Cold-Proofing Your Diet

Bypass the medicine cabinet and head straight to the pantry to keep colds at bay.
Published November 12, 2015

It's easier to find cold-fighters in your refrigerator than on the pharmacy shelf — if you know what to look for.

The best diet for your immune system is one loaded with fruits and vegetables, says Susan Mitchell, PhD, RD, co-author of Fat is Not Your Friend. "The phytochemical levels are extremely high, which makes fruits and vegetables powerful players in building a strong immune system," Mitchell says.

Phytochemicals and antioxidants are found in plant foods like fruits, vegetables, grains and beans. Carotenoids — one family of immunity-boosting plant compounds — is rife in carrots, pumpkin and winter squash, as well as in green vegetables like spinach, dark green lettuce and broccoli.The darker and leafier the vegetable, the higher the carotenoid level. If you do catch a cold this season, some believe that it might be shorter and less severe if your diet is rich in carotenoid and other phytochemicals, Mitchell says, and more dark, leafy vegetables is not bad for general health either.

Foods that contain vitamin C or zinc might also help to ward off nasty colds because both are known to be important to immune function. Terrific sources of vitamin C include citrus fruits, red peppers, green leafy vegetables and potatoes, and zinc is found in meat, poultry, eggs and legumes.

Ache-fighting food tips
These foods will help you avoid sniffling and sneezing your way through cold season:

  • Garlic.These potent cloves repel more than vampires; they contain substances that are potentially antioxidant, antibacterial, antiviral and antifungal. "Garlic stimulates immune functioning," says Lisa Stollman, MA, RD, president of the Preventive Nutrition Clinic in Huntington, New York. Plus this aromatic bulb enhances the flavour of a myriad of dishes, including soups, salad dressings, stir fries and toppings, and spreads like tomato bruschetta, guacamole and hummus.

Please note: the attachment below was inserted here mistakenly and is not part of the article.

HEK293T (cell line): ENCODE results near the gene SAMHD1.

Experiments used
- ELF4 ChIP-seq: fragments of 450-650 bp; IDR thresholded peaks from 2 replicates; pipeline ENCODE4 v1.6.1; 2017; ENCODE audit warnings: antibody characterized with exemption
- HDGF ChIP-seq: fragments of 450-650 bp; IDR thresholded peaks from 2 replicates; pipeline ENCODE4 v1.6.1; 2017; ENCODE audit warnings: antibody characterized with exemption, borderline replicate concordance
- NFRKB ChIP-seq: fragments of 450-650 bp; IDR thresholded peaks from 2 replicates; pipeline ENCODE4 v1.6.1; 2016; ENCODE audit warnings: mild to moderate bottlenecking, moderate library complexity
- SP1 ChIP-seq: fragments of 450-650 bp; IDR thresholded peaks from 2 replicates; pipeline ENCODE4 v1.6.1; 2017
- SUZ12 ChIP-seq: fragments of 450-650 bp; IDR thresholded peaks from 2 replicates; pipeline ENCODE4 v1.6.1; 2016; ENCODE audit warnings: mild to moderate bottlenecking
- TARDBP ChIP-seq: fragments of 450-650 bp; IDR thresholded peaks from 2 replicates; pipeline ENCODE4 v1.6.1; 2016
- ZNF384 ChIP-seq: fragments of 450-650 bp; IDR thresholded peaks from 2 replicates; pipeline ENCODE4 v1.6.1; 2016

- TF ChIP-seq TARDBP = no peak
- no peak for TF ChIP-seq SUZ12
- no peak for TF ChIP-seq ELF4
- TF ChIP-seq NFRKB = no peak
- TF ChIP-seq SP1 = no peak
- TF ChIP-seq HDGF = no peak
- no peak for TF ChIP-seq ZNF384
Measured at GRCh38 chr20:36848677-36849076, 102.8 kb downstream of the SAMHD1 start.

• Oysters. This delicious shellfish is more than an aphrodisiac. According to Jean Carper, nutrition columnist for USA Weekend, smoked oysters are the richest source of zinc available, so shuck them down from time to time. Other foods loaded with zinc: crab meat, turkey and pot roast.

  • Dried fruit. "Often-overlooked snacks like raisins, dried cherries and blueberries are potent," says Mitchell. "Their antioxidant level is really high, and they're simple additions to the diet when you're on the run." Toss some into cereal or salads, or enjoy them on their own. And in winter, use frozen blueberries to liven up a smoothie.

  • Yogurt. According to Stollman, the live, active bacterial cultures in yogurt might be able to boost immunity by increasing production of antibodies and natural killer cells. "Eating six ounces of yogurt daily helps prevent colds," she asserts. Enjoy some for breakfast or as a snack, or try a dollop of yogurt on muesli or a spoonful in shakes.
  • Vitamin C sources. Guava, papaya, cantaloupe, strawberries and kiwifruit are great sources of vitamin C beyond the typical citrus fruits. A salad of ripe tomatoes and sweet peppers is also therapeutic. Strive for several servings of vitamin C-rich foods daily.

Snuffing out sniffles
If you already have a cold, your kitchen can still yield remedies. Licorice tea might soothe irritated throats and suppress coughs, and sage tea makes a great sore-throat gargle. (Be sure to check with your doctor before buying herbal teas due to potential interactions.) Hot soup and any hot tea might help clear up congestion because viruses prefer dry environments, according to Carper.

Spicy foods can also help. So break out the hot salsa, get liberal with wasabi, or throw some chiles into pastas, stir-fries and soups. "Chile peppers work like decongestants," Stollman explains. They might help you feel better sooner.